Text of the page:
Category Archives: Wilhelm Sihler

Wilhelm Sihler on the Importance of Seminaries and Teacher Training Schools

Thesis 16

It stands in precise connection with the confession that every Lutheran synod in its part uses all diligence to call and to help obtain orthodox schools for development of faithful and capable preachers and school teachers for the preservation of the church in life.

When it says in the thesis: “that every Lutheran synod in its part uses all diligence” etc, then it does not mean that every Lutheran synod must have its own seminary and teacher training school; no, they should take part wherever possible in the work of educating orthodox preachers and teachers. It is contradictory to the confession and is a gross piece of Unionism if Lutheran synods call their preachers and teachers from United seminaries rather than from Lutheran institutions. It is positively frivolous to allow vagabonding teachers in Lutheran schools, and to entrust the souls of the poor children to vagabonding subjects while we, as we should, warn about visits to the local state schools on the part of Lutheran children.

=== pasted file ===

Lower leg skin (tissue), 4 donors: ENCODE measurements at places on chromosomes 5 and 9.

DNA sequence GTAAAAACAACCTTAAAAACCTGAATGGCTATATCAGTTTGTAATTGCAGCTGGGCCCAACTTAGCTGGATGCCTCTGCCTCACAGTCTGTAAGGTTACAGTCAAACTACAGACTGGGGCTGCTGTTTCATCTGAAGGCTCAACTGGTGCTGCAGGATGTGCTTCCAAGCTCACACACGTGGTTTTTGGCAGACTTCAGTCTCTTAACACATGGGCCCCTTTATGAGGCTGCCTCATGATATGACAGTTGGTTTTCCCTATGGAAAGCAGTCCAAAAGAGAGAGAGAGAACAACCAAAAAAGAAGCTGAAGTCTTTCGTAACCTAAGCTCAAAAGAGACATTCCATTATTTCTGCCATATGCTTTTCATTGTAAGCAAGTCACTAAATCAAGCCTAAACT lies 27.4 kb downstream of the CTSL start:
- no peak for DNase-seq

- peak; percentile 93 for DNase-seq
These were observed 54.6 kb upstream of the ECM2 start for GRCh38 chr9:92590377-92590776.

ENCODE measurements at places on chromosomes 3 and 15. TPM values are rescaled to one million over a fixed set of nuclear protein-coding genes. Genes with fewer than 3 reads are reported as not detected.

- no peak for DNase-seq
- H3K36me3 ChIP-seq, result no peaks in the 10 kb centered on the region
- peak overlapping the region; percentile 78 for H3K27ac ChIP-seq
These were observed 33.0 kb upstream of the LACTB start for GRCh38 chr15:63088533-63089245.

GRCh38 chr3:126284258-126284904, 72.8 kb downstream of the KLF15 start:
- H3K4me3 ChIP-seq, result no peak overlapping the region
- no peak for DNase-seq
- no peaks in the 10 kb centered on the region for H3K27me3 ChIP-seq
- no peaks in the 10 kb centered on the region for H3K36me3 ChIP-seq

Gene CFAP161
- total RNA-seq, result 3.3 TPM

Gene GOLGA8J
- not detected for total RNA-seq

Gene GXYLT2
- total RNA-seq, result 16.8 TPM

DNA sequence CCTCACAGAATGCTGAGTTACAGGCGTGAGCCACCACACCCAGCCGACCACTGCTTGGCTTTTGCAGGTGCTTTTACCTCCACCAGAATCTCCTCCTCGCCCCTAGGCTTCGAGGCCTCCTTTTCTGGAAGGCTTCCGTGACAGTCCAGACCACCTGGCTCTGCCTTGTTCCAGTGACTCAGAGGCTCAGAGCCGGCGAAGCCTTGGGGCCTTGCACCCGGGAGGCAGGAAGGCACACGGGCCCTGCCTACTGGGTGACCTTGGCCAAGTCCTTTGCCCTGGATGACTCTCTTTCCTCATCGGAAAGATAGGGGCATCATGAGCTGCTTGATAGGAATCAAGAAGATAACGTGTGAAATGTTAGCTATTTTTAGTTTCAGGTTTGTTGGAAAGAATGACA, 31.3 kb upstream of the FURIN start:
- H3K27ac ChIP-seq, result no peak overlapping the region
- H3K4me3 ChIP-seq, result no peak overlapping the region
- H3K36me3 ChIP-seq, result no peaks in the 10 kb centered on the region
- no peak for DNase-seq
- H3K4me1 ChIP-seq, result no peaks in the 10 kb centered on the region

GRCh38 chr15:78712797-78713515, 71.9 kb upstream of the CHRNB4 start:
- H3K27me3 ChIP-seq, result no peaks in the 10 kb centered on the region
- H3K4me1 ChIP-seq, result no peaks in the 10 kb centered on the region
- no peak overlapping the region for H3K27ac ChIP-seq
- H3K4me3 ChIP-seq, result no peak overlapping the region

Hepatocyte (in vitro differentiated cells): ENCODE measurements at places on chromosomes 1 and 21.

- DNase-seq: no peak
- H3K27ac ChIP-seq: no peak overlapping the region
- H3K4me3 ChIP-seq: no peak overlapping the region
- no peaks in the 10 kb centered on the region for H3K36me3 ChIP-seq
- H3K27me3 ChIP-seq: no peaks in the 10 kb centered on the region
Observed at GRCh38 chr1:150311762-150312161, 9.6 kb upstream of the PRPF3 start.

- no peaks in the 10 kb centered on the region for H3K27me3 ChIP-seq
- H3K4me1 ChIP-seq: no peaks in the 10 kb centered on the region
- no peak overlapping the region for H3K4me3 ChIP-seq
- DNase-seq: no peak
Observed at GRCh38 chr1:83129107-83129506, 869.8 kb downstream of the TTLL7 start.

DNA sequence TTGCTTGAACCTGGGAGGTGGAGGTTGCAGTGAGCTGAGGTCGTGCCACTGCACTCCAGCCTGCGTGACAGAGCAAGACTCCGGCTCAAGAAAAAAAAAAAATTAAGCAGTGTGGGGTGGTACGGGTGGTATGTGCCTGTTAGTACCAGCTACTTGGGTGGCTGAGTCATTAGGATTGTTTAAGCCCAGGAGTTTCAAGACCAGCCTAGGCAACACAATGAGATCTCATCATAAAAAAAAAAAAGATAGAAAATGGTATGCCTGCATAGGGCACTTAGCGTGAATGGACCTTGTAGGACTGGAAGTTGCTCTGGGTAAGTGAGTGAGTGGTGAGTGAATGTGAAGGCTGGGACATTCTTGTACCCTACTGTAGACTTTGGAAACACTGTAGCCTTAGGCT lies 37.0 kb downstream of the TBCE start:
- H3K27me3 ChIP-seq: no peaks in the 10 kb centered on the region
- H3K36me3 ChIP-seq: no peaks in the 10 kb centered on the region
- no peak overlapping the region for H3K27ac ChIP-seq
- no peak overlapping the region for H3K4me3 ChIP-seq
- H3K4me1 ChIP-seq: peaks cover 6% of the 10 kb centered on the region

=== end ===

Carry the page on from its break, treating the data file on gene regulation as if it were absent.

The importance of the thesis in question was brought to light beside the history of the Lutheran Church in this country. The decline of the Lutheran Church in America at the beginning of this century can be attributed in large part to the lack of training of her preachers. Once the Lutheran Church had a good beginning under blessed Pastor [Heinrich] Mühlenberg servants of God, America was supplied with Lutheran pastors from Halle. However, the outbreak of the Napoleonic Wars has interrupted the further sending of pastors. Hartwick Seminary, the oldest Lutheran seminary in America, was founded in 1815 and the Gettysburg Seminary was founded in 1826. Apart from the false doctrine that was presented in them, these seminaries could only provide a poor education and could not send into the field the required number of preachers. Due to the latter reason, some older preachers then took young people to themselves, instructed them and sent them, provided with a license from the synod, into office, in order to let them be further trained practically and, after they had proven themselves, engage them as a proper pastor. Therefore, there was then capable, faithful Lutheran preachers, and as now all now completely comprehended Methodism and Rationalism, then the Lutheran church declined in very many places. The best Lutheran synod in previous times in this country still has been the Tennessee Synod. She has followed the strange principle to have no seminary, but has let the individual preachers train young men for service in the vineyard of the Lord. The result has been that even this Synod has passed away. Only in recent times she seems to show some life in her again, in that members of her remembered to undertake the training of pastors in their own seminary.